University students, including dentistry students, use Wikipedia as a source of information multiple times a week, if not every day. But what happens when that information lacks accuracy and proper citations?
This is a problem the
Wikipedia Collaboration of Dental Schools (WCODS) is aiming to address. Linnaea Halpert, a University of Toronto Faculty of Dentistry (U of T FOD)
D.D.S. 4 student who is graduating in June, is the President of the Faculty’s WCODS club. The club was started three years ago with the assistance of Hashim Nainar, B.D.S., M.D.Sc., an Associate Professor at U of T FOD, and Head of the Dentistry’s Library, Helen He.
“Wikipedia is the first point of access for patient and student questions,” says Ms. Halpert. “WCODS is a community of dental students and dentists who monitor dental and oral health related content on Wikipedia and keep the information up to date.”
WCODS was started by
Nour Geres, B.D.S., Professor at Dundee University in the United Kingdom, and now has chapters all around the world, including the one at the U of T FOD. At the beginning of ever year, each chapter is assigned a topic of focus with specific Wikipedia articles to work on to ensure that there is no
overlap in editing efforts among different chapters. Since Wikipedia uses open collaboration, one of the challenges is that editing work can be undone. Ms. Halpert says each chapter monitors the pages after they have updated it to ensure accuracy.
Ms. Halpert became interested in WCODS when she was working at Princess Margaret Cancer Centre and was working with someone who went to dental school in the UK.
“I know I have been told that Wikipedia isn’t a credible source, and we shouldn’t use it, but I also know it’s a website many of my classmates go to for a last-minute check,” she says. “So, I thought if so many of us are using it anyway, why not try to make it as good as it possibly can be?”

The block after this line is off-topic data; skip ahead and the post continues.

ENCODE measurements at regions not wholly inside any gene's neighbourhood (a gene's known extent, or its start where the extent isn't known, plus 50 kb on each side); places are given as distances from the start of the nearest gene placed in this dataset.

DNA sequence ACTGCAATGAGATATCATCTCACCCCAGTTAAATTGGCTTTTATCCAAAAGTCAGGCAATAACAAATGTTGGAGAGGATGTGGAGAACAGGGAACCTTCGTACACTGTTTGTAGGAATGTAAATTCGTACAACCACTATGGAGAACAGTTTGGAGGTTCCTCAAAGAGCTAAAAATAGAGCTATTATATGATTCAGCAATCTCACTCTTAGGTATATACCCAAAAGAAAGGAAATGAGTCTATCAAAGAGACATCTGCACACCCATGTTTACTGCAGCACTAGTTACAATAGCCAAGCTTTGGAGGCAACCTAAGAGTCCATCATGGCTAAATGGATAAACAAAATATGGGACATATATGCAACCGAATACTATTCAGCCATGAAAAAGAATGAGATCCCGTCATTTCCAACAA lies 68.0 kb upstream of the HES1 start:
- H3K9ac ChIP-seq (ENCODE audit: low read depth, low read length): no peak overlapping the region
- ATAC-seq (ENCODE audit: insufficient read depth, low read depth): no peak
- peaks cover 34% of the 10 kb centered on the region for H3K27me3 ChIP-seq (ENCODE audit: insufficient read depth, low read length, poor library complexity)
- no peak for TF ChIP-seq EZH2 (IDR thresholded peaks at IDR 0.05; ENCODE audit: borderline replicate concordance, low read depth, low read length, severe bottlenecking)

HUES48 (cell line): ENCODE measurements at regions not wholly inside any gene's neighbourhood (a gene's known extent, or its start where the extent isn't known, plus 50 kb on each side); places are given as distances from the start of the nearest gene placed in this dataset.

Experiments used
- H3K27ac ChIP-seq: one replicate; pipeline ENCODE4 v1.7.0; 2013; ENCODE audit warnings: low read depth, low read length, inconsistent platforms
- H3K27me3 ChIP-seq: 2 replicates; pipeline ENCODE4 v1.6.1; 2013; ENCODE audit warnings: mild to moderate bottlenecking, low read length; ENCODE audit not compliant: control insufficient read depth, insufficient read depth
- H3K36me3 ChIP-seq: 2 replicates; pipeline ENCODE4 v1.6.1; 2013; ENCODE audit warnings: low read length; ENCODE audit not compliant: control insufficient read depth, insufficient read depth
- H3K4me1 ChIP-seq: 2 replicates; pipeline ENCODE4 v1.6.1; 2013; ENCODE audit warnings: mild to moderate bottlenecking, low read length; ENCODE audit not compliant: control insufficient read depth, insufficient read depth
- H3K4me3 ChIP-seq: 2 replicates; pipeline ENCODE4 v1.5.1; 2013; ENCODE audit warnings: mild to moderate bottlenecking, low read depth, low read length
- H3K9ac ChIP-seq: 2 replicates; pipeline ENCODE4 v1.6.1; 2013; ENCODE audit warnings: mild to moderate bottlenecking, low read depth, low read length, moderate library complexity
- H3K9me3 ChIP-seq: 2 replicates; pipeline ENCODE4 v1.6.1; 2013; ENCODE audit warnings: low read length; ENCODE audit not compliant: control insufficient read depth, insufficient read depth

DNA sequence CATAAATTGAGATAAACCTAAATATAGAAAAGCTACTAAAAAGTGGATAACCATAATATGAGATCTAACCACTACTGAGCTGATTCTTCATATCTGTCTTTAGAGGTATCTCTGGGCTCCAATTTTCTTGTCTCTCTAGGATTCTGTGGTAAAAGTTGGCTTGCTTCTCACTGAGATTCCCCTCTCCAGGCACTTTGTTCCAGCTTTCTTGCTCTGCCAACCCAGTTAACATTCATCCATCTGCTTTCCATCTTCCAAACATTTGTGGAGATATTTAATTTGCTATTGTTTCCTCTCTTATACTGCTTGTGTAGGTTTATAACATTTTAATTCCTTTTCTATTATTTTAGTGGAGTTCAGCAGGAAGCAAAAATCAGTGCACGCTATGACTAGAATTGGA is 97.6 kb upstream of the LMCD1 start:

She also notes that because Wikipedia is so accessible, other people are using it as well such as patients and other dentists, making it even more important that everyone is accessing the same accurate information.
The WCODS club from left to right (photo taken pre-COVID): Bronte Murcar-Evans, Linnaea Halpert, Noah Gasner, Joshua Tordjman. Credit: Adam Tepperman.
Ms. Halpert says this is a great initiative for the students at U of T FOD to be involved in and an opportunity for students at the Faculty to join a community of students and dentists around the world.
“Joining the WCODS club gives students great networking opportunities, the chance to bridge the gap between dentists and patients and allows them to gain dentistry knowledge and literature appraisal skills,” she says. “Being a part of WCODS also helps students in their pre-clinical years as a way to improve content
online so that when the patient sits in their chair, they can help further bridge that knowledge gap.”
Ms. Halpert encourages all students and faculty to get involved in this club.
“We would love to have more faculty members involved so we can further expand the scope of the topics we edit and make more accurate.”
To learn more about WCODS at U of T FOD or to get involved, visit:
of Rachel Boutet, Manager of Communications, University of Toronto Faculty of
Published on June 8,